Research Design in Rhetoric and Writing

Research Designs: 45 (3x15)

At three moments in the semester, installments of writing are due in your Google Folder as what we'll call "Research Designs." They are carefully developed, carefully revised pieces of writing, though they can be provisional, tentative, or exploratory in the claims they make or in the intricacies of any particular research design they forward. Research designs are also intended to meet you where you are at in your respective programs of study. Here is what I mean:

Second-year RW PhD: Likely you are looking ahead to the statement of research interests, literature review, and preliminary exams process. Whether wide or narrow, your provisional focus can take priority within the series of three research design installments. Maybe you wish to begin developing possible angles on some event or phenomenon you believe you will be researching in more depth in the dissertation. Perhaps you wish to gain a firmer handle on how literature reviews work, what goes into developing one, and how lit reviews cohere by introducing key concepts and associating those concepts with already-in-progress scholarly conversations, by filling in a chronology of significant sources, or by telling the story of how scholarly sources bear relevance for a research question or problem. You are encouraged to use the research designs as a series of installments that focus on your emerging research trajectory. But you also have the option of dedicating one or more research design to a supplemental or parallel project.

First-year RW PhD: Likely you are getting your bearings on possible directions for your emerging research interests. As such, an approach to the series of research designs might entail more variety and sampling, or playing out "what if" scenarios, then inviting feedback that associates the scenarios with established research or that explores the connections among emerging questions and knowledge-making in the discipline, however you wish to identify it. Getting bearings might also include trying out methods as a way to decide whether they work well for you (or not). Arrange and conduct an interview. Draft a survey and pilot it to get feedback. Plan and carry out a deep map that carefully describes (or documents) rhetorical activity in a specific location. Take steps toward learning a pertinent software application (e.g., Zotero, Scrivener, NVivo, Excel, etc.). For first-year RW PhD students, the research designs may be more mixed. Call it a medley.

MA in English: You are welcome to attempt either of the approaches described above for RW PhD students, but you may instead wish to undertake a series of installments somewhat more like research analysis reports. That is, consider when reading a research article just how the research methods and methodologies are introduced, set up, written about, elaborated, and so on. An installment could focus on a single article or on up to three articles; because they will introduce you to range and variety in published research over the past 45 years, the Braddock-winning articles from College Composition and Communication offer a promising starting place. This interpretive (extractive) approach will key on research designs that are evident through one or more influential scholarly article. It would include discussions of what the article is about, how method or methodology is signaled explicitly or implicitly, and how the article models for you something you find promising, appealing, or significant to your own research and/or teaching practices.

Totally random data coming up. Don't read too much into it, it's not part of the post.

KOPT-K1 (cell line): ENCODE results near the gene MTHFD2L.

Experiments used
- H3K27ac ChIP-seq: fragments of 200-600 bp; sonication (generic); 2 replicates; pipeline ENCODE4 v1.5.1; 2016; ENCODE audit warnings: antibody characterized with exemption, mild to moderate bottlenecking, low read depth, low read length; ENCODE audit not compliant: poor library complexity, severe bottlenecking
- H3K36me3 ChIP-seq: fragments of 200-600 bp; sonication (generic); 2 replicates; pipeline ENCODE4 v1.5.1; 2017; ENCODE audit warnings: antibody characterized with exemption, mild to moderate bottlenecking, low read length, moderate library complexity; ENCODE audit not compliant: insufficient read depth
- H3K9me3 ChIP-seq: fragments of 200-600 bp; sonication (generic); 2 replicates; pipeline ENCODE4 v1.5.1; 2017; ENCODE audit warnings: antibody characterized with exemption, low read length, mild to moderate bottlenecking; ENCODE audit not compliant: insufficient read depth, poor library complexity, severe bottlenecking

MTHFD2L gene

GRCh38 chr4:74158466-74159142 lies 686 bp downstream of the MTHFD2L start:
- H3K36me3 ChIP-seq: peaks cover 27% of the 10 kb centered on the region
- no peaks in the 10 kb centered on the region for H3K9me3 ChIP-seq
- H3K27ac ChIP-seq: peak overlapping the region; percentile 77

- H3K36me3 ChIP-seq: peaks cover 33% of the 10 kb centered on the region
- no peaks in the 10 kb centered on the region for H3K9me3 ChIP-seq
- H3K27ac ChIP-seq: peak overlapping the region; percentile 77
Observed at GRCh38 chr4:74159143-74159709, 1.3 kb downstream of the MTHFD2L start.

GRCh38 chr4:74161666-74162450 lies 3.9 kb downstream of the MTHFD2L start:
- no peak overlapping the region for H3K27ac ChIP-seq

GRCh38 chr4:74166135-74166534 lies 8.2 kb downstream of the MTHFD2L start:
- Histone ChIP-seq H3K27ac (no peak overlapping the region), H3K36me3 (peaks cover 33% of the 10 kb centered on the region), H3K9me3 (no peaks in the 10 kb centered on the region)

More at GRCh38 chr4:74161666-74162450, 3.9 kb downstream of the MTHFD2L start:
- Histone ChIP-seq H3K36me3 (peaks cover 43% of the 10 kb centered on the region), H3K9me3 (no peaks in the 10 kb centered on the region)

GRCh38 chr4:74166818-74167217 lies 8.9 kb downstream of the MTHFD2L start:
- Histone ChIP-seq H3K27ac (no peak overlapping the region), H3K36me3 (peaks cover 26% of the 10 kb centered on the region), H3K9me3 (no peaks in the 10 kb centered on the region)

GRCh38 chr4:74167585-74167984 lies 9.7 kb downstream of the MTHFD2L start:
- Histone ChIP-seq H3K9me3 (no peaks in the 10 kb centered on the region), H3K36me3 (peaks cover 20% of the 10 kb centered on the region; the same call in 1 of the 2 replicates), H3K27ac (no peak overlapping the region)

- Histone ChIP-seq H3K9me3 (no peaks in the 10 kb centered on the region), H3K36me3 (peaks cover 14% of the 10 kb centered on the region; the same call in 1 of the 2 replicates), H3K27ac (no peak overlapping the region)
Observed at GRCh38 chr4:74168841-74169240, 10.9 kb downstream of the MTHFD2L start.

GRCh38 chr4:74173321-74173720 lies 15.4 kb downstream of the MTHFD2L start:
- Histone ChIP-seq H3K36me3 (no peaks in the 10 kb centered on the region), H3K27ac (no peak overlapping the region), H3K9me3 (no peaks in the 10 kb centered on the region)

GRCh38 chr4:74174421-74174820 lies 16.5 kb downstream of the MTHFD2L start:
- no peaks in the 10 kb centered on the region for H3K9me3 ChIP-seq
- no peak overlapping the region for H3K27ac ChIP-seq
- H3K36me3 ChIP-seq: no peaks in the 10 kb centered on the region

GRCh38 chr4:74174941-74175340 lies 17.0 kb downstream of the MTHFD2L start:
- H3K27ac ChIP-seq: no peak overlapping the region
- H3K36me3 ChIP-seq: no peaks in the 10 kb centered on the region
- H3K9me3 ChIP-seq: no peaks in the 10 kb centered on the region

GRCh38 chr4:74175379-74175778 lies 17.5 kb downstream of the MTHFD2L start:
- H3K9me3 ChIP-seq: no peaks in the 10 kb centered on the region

Nineties: 20

Nineties are focused pieces of writing that combine scopic awareness, style, and response to the assigned reading in the form of a question or a connection. The number ninety refers to wordcount; so, a ninety is a 90-word response. But because we don't want to inconvenience ourselves too much with counting, a ninety can be between 85 and 95 words. Below 85, not a ninety. But above 95, and then it must carry to the next mulitple, 180 words (or, more precisely, 175-185 words). The logic of 90s owes to Lauren Berlant and Kathleen Stewart's The Hundreds, a project where they wrote in dialogue with one another while adhering to units of writing that were 100 words or a multiple of 100. For ENGL6364, the goal each week is to write at least one Ninety. The goal for the semester is to write toward 20 nineties, or to aspire to the number of 90s that correspond with any particular grade on the labor-based contract. Some Nineties may be prompted and composed in class. Others may be prompted and written outside of class. Others may be self-sponsored and altogether unprompted. And others still may be convened in dialogue with peers. Other caveats and conditions apply: 1) nineties may be featured in class as focuses for our whole class or small group discussions in any week; 2) if you wish for a ninety not to be considered as an in-class feature, include with it a bracketed note, like this [not for in-class]; and 3) you can pass on writing nineties in two different weeks. Your nineties will be collected in a single document in your Google Folder. You are welcome to post them or collect them anyplace else you choose, but they must be posted each week in your Google Folder no later than 1 p.m. before class on Wednesday. Nineties can also be used as starters for or as smaller pieces of your research designs.